Every day of the 2015 Chicago Bears season, Chicago Sun-Times Sports will revisit its coverage 30 years ago during the 1985 Bears’ run to a Super Bowl title.
Bears obsessed with perfection
Originally published Nov. 21, 1985
The Bear defense won’t rest until it plays the perfect game. And its spokesmen are perfectly happy to talk about why.
“The perfect game will be when everybody grades out at 100 percent or at least 95 percent,” middle linebacker Mike Singletary said yesterday. “I think we’re close.” The players get their weekly grades after the coaches have watched game film.
Last week the Bear defense pitched its first shutout of the year. It was the first shutout against Dallas in 15 years.
But Bear defensive coordinator Buddy Ryan said his unit played better in the team’s 20-7 victory over New England Sept. 15 and in its 26-10 victory in San Francisco four weeks later.
The Bears allowed 206 yards against the Patriots and collected six quarterback sacks. The 49ers gained only 183 yards and suffered seven sacks. Dallas managed 171 yards while Cowboy quarterbacks threw four interceptions.
“It’s getting easier,” said linebacker Otis Wilson. “Easier, because everybody knows we’re for real.”
Free safety Gary Fencik’s perfect defensive game calls for “less than 100 yards of total offense allowed, one touchdown scored, six or more interceptions, eight sacks, a couple of fumbles thrown in for good measure and a shutout.”
“I think it’s possible,” he said. “I don’t think that’s out of touch with reality.”
The Bears are talking about the perfect game because of the meteoric improvement of their defense in the last month. They have
improved from 11th to ninth to third to second in the weekly league rankings. Leader Pittsburgh has allowed 37 fewer yards.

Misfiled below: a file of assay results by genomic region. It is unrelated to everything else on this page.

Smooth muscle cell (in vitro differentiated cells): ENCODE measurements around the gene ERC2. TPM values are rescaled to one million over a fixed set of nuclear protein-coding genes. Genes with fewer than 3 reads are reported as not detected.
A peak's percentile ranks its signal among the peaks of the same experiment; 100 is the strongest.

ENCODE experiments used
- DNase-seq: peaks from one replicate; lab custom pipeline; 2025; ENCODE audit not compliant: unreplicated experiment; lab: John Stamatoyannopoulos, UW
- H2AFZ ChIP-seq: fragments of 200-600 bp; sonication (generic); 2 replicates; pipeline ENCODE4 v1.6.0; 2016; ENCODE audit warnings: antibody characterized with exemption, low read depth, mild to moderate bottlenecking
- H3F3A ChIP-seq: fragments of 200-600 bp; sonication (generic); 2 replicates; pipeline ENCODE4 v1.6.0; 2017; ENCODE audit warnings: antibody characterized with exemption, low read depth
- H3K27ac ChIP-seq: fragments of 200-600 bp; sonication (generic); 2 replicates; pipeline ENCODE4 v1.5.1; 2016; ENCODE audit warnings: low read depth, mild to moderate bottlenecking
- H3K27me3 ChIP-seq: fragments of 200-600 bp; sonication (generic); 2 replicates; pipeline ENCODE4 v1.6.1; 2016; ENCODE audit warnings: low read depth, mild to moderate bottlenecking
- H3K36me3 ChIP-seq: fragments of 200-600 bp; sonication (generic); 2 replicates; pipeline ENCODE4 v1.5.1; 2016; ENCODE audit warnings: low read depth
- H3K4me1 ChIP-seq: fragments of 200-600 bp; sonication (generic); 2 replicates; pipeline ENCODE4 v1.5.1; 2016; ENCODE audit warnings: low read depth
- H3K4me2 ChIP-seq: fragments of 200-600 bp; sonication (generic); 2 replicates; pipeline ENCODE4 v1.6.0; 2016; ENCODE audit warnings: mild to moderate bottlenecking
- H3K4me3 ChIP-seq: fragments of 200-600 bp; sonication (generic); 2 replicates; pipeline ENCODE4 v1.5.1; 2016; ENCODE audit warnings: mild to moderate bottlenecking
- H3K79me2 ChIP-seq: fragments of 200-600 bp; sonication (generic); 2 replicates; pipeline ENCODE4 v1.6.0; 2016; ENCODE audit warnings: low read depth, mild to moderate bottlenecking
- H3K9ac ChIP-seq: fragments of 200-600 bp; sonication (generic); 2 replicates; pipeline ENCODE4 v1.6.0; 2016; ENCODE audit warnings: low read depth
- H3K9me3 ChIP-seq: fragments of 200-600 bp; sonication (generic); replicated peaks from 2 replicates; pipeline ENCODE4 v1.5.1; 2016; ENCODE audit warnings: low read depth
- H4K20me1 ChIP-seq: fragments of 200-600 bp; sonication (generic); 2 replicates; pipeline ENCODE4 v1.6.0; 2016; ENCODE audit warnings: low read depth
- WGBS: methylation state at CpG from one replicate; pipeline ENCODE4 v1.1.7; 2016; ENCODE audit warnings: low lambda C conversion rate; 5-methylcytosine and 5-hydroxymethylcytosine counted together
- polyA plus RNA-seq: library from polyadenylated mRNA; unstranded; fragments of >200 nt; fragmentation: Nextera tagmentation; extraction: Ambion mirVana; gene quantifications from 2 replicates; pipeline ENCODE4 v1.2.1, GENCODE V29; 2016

The Bear defense has ranked No. 1 against the rush since early in the season. It has allowed a total of only 10 points in the second half of the last eight games.
Meanwhile, the Bears lead the NFL in the important turnover/takeaway ratio with plus 18. The next closest team is the Jets at plus 13. Nobody else in the NFC is better than plus 9. The Bears also lead in interceptions with 28.
“We were right at 100 percent against Dallas,” said defensive end Richard Dent, who leads the Bears with nine sacks. “But we can get better.”
Dent’s perfect game shopping list includes 11 items. Among them are five sacks, two fumble recoveries, four interceptions and less than 150 yards of total offense. “But you’ve got to do it,” Dent said. “You can’t talk about it.”
Two weeks ago the Bears limited the Lions to 106 yards of total offense. It was the least amount of yards they had allowed all year. But they only got four sacks, only two interceptions and only two fumble recoveries.
The closest thing to a perfect defensive game in NFL history occurred Nov. 4, 1979 when the Rams limited the Seahawks to minus seven yards and only one first down in a 24-0 rout.
The Seahawks’ time of possession that day was 14:28.
“One of these days we may just play that perfect defensive game,” said Bear coach Mike Ditka. Asked what that would be, Ditka said, “no yards gained.”
Reminded of what the Rams did to Seattle, Ditka said, “Yeah, that’s a perfect one. But did Seattle get any first downs?”
“Then,” he said, “it’s not perfect.”